Aerial hunting offers one of the best options for controlling feral hogs, but the expense and some government restrictions, as well as the limited period when aerial hunting is effective, may restrict how effective the practice will become.
“We got a problem,” said Kevin Grant, state director of Wildlife Services for the Oklahoma Department of Agriculture Food and Safety.
Grant told participants in the Oklahoma Peanut Expo at Lone Wolf that aerial hunting, along with trapping and other control strategies, should be part of an integrated pest management system for feral hogs. “There is no magic bullet,” he said. “Traps will be a good option, but traps will not catch all the hogs in an area. We also need to use dogs and hunting.”
He said traps give hogs an option. “We put out the bait and the hogs can decide if they want to go in the trap or not. With an aerial hunt, they have no choice.”
Hunting from the air, in either a fixed-wing aircraft or from a helicopter, may be expensive, but considering the number of animals that can be controlled is still an economical option, “when we can use it. When trees leaf out, we can’t see to shoot hogs, so we are limited to winter months.”
He said a helicopter may be a more versatile tool than an airplane. “But it’s eight times more expensive. It’s also a risky business flying that low in a helicopter.”
Grant said the Oklahoma Legislature recently passed a law allowing aerial hunts for game management operations. “That’s one step closer to allowing individuals to hire an airplane and shoot hogs on their own."
Currently, the wildlife service conducts the aerial hunts. “We identify areas with heavy populations and then set up traps or organize a hunt,” he said.
Budget issues also dictate how many hunts and other practices the service can use. “Hogs account for one-third of our workload, but only one-tenth of our budget,” Grant said. “We are stretched thin.”
He also recommends trapping. “I’m high on trapping, but we need to sell the message that traps work and then spread traps across the state. With traps it’s not uncommon to catch from 10 to 20 hogs at a time.”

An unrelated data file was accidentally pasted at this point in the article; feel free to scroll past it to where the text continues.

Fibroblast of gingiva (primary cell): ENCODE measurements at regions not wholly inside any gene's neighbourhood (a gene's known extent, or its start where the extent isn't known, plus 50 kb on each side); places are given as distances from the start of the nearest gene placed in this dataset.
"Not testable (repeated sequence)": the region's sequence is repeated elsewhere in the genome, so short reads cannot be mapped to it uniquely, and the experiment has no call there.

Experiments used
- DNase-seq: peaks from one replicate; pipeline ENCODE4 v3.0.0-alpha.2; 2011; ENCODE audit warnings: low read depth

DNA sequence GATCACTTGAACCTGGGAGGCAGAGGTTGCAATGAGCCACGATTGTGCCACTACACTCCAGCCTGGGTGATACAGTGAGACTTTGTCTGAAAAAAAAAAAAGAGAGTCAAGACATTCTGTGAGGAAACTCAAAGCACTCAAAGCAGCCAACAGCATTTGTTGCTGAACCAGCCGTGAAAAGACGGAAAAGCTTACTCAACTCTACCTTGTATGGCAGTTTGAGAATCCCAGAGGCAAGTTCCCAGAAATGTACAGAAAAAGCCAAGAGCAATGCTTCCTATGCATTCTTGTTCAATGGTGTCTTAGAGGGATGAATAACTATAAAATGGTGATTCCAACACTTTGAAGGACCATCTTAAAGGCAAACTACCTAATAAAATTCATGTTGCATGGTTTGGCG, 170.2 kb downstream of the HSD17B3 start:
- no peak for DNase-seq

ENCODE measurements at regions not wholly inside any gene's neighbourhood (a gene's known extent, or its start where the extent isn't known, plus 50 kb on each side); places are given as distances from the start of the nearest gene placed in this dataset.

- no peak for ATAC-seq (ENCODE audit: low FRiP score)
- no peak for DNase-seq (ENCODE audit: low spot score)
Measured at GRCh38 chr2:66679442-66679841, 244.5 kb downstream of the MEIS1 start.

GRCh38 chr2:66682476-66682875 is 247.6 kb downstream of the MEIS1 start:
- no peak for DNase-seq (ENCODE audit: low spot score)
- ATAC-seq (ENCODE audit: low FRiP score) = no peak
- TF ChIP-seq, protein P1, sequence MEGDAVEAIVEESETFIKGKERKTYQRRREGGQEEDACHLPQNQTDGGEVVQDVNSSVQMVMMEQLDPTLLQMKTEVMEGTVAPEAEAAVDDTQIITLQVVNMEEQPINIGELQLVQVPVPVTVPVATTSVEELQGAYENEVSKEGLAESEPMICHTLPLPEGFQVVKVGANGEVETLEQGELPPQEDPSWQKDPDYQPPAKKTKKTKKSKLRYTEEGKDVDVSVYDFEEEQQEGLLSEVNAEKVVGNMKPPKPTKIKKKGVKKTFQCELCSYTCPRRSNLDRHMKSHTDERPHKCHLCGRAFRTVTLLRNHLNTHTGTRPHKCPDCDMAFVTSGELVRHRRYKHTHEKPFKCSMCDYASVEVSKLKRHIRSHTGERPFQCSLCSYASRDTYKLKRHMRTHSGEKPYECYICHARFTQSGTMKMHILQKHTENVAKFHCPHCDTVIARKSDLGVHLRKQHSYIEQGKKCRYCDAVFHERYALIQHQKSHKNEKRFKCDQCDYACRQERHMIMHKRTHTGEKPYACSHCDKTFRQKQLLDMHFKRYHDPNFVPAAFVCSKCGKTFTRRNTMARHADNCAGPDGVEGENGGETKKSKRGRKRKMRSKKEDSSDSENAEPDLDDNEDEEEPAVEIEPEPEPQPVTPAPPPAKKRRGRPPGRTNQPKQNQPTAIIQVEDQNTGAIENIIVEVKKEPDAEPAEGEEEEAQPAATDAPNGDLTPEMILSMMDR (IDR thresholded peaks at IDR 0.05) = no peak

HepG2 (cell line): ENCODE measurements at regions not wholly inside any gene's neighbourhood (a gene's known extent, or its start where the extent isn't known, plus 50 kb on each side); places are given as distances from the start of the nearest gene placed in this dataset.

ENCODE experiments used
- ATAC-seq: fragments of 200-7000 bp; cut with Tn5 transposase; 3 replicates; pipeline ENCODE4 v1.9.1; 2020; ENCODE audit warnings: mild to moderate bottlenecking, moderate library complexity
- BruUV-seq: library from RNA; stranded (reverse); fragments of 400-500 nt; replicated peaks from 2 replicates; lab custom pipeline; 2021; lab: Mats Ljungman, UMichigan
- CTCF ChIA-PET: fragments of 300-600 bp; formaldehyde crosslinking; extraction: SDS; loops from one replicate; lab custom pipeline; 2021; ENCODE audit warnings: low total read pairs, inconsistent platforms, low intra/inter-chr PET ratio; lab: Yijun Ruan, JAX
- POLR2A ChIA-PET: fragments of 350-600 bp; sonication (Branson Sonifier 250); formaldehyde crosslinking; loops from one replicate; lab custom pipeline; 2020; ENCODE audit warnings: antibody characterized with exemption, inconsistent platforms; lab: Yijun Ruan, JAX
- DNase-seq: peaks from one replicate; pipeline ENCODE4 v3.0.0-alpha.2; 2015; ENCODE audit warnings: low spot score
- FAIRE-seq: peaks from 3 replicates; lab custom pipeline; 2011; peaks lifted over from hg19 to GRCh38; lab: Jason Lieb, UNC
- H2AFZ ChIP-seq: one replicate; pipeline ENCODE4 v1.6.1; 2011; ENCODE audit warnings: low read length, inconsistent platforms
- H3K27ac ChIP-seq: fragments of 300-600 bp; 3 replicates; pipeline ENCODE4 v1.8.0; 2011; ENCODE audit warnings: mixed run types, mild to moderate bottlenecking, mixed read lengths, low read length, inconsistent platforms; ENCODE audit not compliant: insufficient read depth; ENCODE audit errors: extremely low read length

But it’s not easy. “We have the hassle of putting out the traps, baiting them, running them and maintaining them. And if a hog ever gets out of a trap it’s not likely to go in one again.”
He said he’s always looking for better trap designs and is eager to hear from folks who have ideas. “We experiment all the time.”
The best efforts have not been adequate to keep up with an exploding feral hog population and Grant believes “drastic measures” may be needed at some point to control the pests adequately. For the time being, he said, “the hogs are winning.”
He cited several reasons the problem has gotten so severe. “Transport and release of hogs went unrestricted for many years. Now, to control the population we need to kill about 70 percent of the herd for a period of time. They can double their population every nine months if food and habitat are adequate.”
He said a money trail contributes to the problem as well. People buy hogs for hunting, which helps with control. But some also want to maintain the population to perpetuate hunting revenue.
He said control options are labor intensive and access to habitat is often restricted. “We may have access to several areas — but one landowner refuses, leaving a haven for the hogs.”
Most control options, Grant said, do not influence feral hog populations significantly.
“And our involvement is limited because of funding and property access.” He explained that the Wildlife Services is funded by the federal and state governments. “We also have the right to charge cities, companies, counties and individuals."
Grant said a sterile bait option once considered for control has not been approved. “It would take a long time and would require EPA approval.” Poison is outlawed. “In Australia they use rat poison. There is not a chance that will be allowed in the United States. There are things that are toxic to hogs, but we can’t use poison.”
He said Kansas is currently undergoing an eradication effort, using mostly traps and aerial hunting to reduce the population. “But Kansas does not have as many hogs. They are trying to get ahead of the population.”
Grant said the department has tracked feral hog movements since 1993 when they “began to get a few calls. We saw them spread throughout the state and now we have feral hog populations in all 77 counties.”
Control is important. “Feral hogs affect more than just agriculture. They destroy municipal sites and backyards. We also have a question of disease transmission — psuedorabies, which is not transmitted to humans, and swine brucellosis, which can be.”
He said hunters should take precautions when dressing feral hogs. “Wear rubber gloves,” he said. In humans, swine brucellosis is known as undulant fever and can be serious.